The experts will offer guided excursions by Zodiac boats, hikes and nature walks ashore.

Monday, 13 January 2020

Cruise Lines Eye 40-Year Service Life

Cruise Lines Eye 40-Year Service Life

Triple Cruise Call in Nassau

“If we can have our assets for up to 40 years we will,” said one senior cruise line executive at a recent industry event.
Cruise ships have traditionally been built and designed with a 30-year service life for their first owner, before being sold into secondary or non-competing markets.

That service life is now extending with large-scale drydock projects making existing tonnage competitive, with over 100 ships set to drydock this year, according to the 2020 Drydocking and Refurbishment Report by Cruise Industry News.

Better yet, with some new ships paying for themselves in as little as five years or less, an extended service window continues the earnings potential.
Classic ships can also serve new or untapped markets, while new ships compete against other new ships in the big-market homeports in North America, Asia or Europe.

When Cuba opened temporarily for U.S. travellers, it was the older tonnage from the mainstream cruise lines that were able to serve Havana, where the port offers limited infrastructure and can’t handle modern mega-ships.

But it comes down to the bottom line, according to previous remarks made by Carnival Corporation President and CEO Arnold Donald on the company’s 2018 year-end and fourth-quarter earnings call.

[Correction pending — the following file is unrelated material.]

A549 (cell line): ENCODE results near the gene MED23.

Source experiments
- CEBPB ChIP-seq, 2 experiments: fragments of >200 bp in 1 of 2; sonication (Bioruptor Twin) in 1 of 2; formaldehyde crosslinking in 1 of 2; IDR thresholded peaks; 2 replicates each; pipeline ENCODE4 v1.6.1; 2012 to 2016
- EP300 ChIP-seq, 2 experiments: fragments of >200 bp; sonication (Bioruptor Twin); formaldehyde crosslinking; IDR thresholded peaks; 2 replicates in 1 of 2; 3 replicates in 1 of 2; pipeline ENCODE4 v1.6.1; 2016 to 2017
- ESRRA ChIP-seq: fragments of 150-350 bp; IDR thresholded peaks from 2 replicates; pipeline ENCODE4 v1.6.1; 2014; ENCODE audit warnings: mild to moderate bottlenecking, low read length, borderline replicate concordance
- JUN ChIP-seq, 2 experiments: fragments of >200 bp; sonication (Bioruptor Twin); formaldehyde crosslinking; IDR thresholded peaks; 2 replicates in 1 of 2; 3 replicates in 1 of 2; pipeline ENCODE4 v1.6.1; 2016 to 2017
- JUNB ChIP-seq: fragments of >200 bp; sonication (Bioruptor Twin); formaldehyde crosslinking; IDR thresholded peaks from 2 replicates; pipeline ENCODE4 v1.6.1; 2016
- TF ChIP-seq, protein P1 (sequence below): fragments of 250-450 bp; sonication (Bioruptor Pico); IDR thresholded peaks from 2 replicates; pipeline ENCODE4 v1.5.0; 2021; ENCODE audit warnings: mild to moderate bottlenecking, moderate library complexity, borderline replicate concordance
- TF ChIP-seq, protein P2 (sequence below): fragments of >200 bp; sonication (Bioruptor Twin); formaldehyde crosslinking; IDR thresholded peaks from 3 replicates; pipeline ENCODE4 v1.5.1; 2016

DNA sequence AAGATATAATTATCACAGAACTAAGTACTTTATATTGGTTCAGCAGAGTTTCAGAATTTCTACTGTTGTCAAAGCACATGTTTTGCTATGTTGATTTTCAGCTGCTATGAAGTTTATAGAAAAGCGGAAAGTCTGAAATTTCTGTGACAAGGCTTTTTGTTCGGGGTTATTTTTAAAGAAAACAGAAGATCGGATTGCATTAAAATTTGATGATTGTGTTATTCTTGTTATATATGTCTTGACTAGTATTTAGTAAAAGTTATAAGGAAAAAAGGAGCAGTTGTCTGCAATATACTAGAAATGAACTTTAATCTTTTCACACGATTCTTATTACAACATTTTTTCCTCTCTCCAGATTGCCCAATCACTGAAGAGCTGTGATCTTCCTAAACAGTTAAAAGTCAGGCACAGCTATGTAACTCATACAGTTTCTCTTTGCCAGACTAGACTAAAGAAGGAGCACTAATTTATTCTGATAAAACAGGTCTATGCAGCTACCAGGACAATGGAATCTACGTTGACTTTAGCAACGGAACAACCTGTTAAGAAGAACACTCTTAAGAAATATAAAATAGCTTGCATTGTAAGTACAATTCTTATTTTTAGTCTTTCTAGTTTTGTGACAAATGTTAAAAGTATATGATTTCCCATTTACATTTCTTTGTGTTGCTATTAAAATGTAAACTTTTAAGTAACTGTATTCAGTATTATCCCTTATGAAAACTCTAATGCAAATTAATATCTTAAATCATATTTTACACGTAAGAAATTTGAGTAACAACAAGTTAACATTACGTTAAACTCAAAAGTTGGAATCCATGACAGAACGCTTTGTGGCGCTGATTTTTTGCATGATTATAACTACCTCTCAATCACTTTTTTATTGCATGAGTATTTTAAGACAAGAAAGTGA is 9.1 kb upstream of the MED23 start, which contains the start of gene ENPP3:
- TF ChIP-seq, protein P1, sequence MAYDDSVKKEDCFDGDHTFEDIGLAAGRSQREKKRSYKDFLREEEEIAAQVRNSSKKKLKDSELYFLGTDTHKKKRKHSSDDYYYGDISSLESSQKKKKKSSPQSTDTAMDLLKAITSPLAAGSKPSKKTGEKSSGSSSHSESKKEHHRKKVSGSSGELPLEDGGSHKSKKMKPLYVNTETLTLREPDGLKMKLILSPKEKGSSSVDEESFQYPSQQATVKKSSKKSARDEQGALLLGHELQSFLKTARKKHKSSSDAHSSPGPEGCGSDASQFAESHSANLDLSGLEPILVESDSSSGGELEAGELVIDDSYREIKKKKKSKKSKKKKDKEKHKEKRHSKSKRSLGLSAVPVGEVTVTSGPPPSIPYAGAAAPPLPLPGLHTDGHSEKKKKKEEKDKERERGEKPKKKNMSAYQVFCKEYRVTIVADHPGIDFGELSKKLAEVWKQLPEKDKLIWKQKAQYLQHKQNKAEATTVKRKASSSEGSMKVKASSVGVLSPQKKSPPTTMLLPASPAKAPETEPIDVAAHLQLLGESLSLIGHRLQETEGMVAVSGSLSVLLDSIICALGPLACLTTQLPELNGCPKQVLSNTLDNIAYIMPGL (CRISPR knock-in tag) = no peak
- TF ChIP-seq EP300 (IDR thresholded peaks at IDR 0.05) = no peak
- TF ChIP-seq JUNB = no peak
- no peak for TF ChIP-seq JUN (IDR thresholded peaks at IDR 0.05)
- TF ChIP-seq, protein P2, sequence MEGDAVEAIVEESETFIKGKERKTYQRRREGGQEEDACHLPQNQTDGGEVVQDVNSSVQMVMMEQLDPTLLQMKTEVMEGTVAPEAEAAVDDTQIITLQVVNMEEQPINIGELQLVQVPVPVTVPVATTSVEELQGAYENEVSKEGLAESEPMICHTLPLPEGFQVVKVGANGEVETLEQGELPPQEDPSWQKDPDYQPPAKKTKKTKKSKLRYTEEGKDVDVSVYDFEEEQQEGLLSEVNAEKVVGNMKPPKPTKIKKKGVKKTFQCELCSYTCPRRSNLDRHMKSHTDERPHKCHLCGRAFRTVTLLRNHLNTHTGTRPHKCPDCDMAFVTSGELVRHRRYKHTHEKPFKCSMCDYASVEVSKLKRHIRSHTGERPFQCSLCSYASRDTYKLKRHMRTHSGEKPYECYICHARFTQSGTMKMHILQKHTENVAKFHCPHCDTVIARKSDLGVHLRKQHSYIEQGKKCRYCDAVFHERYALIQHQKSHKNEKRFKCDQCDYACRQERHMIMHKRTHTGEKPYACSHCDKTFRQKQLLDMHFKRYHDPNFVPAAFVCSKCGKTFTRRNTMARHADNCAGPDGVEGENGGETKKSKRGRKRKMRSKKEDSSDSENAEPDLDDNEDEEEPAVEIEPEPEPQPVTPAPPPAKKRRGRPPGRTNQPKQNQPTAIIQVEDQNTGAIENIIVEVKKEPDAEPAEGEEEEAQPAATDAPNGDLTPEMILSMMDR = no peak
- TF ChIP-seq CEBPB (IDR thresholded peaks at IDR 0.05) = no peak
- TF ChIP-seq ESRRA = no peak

"We'll continue with the ship in the fleet if it's relevant to the guests and its earning is key if it's not then the ship will be gone,” he said.

Puerto Rico emphasizes that tourism infrastructure is intact

Puerto Rico emphasizes that tourism infrastructure is intact

 San Juan's busy cruise port on Jan. 8.
San Juan's busy cruise port on Jan. 8.

Puerto Rico is open for tourism. That’s the message from Discover Puerto Rico CEO Brad Dean, who reported that San Juan welcomed close to 15,000 visitors from three cruise ships on Jan. 9.

A state of emergency remains in place in southwestern Puerto Rico, which was impacted by earthquakes on Jan. 6 and 7. “Travelers should not be dissuaded by the state of emergency. Gov. Wanda Vazquez has kept that in a place to continue to ensure that those in need receive adequate government funding and support,” Dean said.


Dean said power in Old San Juan has been fully restored. “It’s business as usual at all major hotels,” Dean said.

Flights are operating normally to and from airports in San Juan, Ponce and Aguadilla. Taxi and rideshare options are available. Ferry services to and from Vieques and Culebra are running. 
The Ponce cruise port, the Puerto Rico Convention Center and major attractions such as El Morro, El Yunque, San Cristobal Fort and all areas around San Juan are open for business.

Two tourism sites, Punta Ventana in Guayanilla and the Ruins of the Lighthouse in Guanica reported damage, along with several hotels and many homes and businesses in southwestern Puerto Rico.

Friday, 10 January 2020